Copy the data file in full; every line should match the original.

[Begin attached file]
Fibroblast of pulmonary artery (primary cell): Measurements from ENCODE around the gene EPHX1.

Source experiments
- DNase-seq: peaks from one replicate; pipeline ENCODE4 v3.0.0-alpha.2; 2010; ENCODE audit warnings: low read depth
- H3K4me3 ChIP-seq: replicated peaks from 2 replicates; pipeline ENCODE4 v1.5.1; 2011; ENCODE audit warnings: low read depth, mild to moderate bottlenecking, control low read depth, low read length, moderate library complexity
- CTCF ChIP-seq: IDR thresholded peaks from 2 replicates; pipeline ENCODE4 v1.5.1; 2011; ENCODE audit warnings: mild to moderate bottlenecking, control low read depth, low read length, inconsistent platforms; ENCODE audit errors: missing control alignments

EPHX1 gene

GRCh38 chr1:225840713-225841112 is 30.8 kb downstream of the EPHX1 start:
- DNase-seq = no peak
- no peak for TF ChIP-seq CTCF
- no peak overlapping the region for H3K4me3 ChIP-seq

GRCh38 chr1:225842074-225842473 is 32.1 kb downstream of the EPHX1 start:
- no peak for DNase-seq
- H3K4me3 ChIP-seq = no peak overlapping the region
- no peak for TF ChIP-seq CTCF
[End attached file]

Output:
Fibroblast of pulmonary artery (primary cell): Measurements from ENCODE around the gene EPHX1.

Source experiments
- DNase-seq: peaks from one replicate; pipeline ENCODE4 v3.0.0-alpha.2; 2010; ENCODE audit warnings: low read depth
- H3K4me3 ChIP-seq: replicated peaks from 2 replicates; pipeline ENCODE4 v1.5.1; 2011; ENCODE audit warnings: low read depth, mild to moderate bottlenecking, control low read depth, low read length, moderate library complexity
- CTCF ChIP-seq: IDR thresholded peaks from 2 replicates; pipeline ENCODE4 v1.5.1; 2011; ENCODE audit warnings: mild to moderate bottlenecking, control low read depth, low read length, inconsistent platforms; ENCODE audit errors: missing control alignments

EPHX1 gene

GRCh38 chr1:225840713-225841112 is 30.8 kb downstream of the EPHX1 start:
- DNase-seq = no peak
- no peak for TF ChIP-seq CTCF
- no peak overlapping the region for H3K4me3 ChIP-seq

GRCh38 chr1:225842074-225842473 is 32.1 kb downstream of the EPHX1 start:
- no peak for DNase-seq
- H3K4me3 ChIP-seq = no peak overlapping the region
- no peak for TF ChIP-seq CTCF